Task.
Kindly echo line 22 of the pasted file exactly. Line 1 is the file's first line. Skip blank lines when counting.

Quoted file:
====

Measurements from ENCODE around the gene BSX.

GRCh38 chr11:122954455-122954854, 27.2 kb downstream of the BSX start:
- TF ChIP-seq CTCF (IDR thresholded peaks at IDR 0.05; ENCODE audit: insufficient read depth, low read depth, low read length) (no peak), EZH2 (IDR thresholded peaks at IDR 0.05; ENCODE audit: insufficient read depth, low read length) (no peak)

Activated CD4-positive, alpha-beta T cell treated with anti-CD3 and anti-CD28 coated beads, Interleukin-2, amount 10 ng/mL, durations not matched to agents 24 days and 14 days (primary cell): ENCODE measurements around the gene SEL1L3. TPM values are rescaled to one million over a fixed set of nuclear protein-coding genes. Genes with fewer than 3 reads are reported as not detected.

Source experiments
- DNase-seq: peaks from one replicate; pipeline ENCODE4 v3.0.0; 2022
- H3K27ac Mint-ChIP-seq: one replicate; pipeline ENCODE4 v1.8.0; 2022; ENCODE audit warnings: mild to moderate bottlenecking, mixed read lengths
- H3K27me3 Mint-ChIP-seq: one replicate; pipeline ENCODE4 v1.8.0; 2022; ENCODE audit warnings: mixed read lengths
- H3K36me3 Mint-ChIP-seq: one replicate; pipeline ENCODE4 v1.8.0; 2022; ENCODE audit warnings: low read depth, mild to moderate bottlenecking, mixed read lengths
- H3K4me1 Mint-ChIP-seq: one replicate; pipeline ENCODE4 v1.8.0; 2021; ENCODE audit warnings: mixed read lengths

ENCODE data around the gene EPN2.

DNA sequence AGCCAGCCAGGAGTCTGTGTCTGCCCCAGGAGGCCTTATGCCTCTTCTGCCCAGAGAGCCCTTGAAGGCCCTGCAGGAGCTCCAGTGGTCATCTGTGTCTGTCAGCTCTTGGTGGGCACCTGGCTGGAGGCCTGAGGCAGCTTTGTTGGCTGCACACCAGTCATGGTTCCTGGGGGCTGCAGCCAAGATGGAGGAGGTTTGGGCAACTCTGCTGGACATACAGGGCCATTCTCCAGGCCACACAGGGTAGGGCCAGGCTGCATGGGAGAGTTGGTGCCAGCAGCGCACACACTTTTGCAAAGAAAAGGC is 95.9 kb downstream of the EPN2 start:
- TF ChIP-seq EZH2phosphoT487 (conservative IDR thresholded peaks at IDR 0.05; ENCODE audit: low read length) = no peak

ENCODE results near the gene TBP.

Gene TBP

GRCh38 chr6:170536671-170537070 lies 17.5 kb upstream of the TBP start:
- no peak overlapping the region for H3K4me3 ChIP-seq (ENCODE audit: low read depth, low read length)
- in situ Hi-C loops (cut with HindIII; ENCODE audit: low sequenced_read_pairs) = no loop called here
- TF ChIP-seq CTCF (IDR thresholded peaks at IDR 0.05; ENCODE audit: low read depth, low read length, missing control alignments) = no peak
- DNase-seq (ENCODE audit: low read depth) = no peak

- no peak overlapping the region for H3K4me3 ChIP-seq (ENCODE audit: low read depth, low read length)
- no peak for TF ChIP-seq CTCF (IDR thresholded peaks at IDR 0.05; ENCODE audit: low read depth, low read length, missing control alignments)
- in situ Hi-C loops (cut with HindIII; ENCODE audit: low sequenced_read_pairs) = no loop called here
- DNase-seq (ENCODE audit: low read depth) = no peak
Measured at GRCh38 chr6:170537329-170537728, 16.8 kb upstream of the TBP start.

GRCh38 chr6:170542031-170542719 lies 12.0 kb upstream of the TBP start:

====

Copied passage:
- no peak for TF ChIP-seq CTCF (IDR thresholded peaks at IDR 0.05; ENCODE audit: low read depth, low read length, missing control alignments)